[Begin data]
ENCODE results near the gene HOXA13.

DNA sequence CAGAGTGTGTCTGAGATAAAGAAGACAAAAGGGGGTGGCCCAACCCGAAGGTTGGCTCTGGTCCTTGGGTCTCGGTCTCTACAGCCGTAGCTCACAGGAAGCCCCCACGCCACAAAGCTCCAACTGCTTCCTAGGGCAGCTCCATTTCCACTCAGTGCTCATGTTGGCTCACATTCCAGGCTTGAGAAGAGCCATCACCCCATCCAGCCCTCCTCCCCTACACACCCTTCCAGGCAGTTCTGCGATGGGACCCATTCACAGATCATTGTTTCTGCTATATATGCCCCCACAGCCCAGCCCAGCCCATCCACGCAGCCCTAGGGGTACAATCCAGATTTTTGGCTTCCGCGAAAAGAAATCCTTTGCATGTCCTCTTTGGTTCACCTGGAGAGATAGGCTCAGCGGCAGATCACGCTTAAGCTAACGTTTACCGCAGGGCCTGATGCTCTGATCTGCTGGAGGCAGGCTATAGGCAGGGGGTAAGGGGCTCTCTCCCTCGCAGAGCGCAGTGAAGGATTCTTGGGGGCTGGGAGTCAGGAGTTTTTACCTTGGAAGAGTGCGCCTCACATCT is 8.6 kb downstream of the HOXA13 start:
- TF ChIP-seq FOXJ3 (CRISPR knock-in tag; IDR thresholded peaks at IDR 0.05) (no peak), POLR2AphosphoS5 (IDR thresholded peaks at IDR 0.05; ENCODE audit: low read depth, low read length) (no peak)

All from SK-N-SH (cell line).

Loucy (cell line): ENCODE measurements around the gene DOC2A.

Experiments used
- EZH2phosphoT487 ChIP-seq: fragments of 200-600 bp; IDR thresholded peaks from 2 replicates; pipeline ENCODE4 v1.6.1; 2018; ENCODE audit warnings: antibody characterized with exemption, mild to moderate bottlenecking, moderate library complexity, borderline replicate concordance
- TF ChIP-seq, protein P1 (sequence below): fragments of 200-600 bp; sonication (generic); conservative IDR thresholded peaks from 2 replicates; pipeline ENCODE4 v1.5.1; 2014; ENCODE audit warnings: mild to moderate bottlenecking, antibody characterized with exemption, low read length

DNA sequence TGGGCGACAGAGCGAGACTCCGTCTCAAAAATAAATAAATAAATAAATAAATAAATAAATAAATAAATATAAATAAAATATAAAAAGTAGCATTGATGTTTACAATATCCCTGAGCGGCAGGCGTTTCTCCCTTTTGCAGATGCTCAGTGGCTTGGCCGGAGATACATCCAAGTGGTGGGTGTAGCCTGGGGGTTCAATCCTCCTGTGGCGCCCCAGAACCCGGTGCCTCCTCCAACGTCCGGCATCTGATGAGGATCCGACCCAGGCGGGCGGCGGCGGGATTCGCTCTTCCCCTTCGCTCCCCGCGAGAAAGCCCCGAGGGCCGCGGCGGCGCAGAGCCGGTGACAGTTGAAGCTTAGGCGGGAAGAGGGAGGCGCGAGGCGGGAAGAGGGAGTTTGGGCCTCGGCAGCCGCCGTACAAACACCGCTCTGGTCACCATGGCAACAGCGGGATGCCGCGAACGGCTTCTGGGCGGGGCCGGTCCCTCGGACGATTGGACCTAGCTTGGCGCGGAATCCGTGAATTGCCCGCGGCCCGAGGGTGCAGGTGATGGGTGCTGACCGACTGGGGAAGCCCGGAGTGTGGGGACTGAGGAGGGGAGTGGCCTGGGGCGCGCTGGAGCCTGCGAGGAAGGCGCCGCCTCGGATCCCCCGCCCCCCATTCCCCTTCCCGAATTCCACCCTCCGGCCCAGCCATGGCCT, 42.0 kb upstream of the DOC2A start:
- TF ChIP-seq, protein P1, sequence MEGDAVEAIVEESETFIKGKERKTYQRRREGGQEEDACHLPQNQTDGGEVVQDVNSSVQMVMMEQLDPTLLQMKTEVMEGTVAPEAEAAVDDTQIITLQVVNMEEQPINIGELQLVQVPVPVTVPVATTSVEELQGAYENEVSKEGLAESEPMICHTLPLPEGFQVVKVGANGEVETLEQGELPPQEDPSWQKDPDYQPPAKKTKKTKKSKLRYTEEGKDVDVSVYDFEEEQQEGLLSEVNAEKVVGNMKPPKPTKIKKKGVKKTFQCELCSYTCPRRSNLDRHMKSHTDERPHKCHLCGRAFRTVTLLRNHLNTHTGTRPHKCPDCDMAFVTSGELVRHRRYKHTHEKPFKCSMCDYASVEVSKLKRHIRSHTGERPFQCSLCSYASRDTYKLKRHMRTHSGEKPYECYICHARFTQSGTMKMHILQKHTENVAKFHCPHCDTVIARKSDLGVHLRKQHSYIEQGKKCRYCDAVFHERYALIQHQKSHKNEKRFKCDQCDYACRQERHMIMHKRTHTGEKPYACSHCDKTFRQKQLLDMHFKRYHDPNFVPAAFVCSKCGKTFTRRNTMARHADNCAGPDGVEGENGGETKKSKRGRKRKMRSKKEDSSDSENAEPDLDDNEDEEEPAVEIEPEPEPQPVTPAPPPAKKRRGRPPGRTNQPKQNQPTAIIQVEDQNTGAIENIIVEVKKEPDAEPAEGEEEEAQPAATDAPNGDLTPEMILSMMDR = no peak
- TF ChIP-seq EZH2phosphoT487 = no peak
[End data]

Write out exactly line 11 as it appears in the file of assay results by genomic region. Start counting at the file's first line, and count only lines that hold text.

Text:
- TF ChIP-seq EZH2phosphoT487 = no peak